A world champion for 26years, Emanuel Lasker was a towering figure. It speaks well of chess that
he should find so much in it.
His friend, Albert Einstein, who described Lasker as one of the most interesting people he had
met, saw a tragic note in this passion.
“He could never free his mind of this game,” Einstein said, “even when he was occupied by
philosophical and humanitarian problems.”
Lasker saw the chessboard as an arena in which humanity might show its best qualities.
“There is magic,” he said, “in the creative chess master.”
In his philosophical tome
Struggle, Lasker wrote that life and chess mirror each other. The common denominator, he
said, was “what human nature mostly delights in: a fight.”
A visitor to his home of later years might be ushered before a chess table and challenged by the
aging grandmaster, who would make a move and declare: “Defend yourself.”
Lasker was an avowed disciple of what is true. Conventional education, he said, was “frightfully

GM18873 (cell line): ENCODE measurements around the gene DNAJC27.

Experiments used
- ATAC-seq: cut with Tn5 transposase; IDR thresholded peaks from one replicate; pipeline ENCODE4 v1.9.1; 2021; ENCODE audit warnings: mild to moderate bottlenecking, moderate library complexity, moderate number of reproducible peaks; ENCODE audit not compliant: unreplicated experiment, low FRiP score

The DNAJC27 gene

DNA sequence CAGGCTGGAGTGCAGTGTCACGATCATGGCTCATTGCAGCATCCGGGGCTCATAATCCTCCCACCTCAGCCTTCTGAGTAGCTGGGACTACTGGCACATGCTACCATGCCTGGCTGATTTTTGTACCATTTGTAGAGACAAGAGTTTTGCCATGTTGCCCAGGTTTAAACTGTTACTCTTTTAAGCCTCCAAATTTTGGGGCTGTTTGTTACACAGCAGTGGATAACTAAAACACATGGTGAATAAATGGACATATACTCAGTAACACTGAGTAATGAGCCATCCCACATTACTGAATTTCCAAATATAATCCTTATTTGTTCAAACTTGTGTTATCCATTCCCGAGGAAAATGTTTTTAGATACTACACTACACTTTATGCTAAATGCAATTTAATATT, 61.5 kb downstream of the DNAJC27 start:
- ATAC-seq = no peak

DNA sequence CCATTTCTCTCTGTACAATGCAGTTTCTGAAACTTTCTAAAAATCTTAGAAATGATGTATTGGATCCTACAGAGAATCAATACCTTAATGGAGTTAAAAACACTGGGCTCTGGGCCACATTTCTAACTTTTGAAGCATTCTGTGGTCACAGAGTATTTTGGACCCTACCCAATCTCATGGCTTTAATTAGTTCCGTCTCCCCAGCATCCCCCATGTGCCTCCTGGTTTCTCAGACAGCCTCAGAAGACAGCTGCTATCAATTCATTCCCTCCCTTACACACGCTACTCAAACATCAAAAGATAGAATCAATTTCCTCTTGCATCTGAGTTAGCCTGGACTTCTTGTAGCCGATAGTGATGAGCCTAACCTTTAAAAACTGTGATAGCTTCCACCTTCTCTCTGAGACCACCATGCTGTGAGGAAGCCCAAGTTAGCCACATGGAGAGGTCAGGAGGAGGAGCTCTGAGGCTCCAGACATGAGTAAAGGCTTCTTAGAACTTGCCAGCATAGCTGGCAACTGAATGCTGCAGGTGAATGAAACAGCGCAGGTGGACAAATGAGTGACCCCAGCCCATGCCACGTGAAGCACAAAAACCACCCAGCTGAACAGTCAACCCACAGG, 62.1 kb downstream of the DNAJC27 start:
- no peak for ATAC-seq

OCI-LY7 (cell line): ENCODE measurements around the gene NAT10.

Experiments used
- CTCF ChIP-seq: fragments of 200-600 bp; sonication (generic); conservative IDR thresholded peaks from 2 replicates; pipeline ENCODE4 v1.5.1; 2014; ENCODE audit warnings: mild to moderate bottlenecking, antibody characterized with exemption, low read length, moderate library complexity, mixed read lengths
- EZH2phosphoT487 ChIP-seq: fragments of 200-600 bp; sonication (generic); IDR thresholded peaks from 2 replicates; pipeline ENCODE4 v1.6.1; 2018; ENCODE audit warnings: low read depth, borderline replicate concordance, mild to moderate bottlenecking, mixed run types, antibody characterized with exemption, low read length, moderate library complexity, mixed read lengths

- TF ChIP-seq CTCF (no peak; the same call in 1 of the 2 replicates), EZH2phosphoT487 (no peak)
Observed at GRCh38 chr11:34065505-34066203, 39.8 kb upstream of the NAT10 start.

wasteful of time and values.”
In chess and in life, he declared, one should seek out challenges, not avoid difficult
Chess legend Jose Capablanca once labeled Lasker as “the most profound and imaginative player I
have ever known.”
Shelby Lyman is a Basic Chess Features columnist.
Better than gxf3.
Solution to Beginner’s corner:
1. g3! (with the unstoppable threat of Rh2 mate).
How the masters play
Below is a win by Dusko Pavasovic against Vladimir Hamitevici from the European Individual Chess
Championships in Rijeka, Croatia.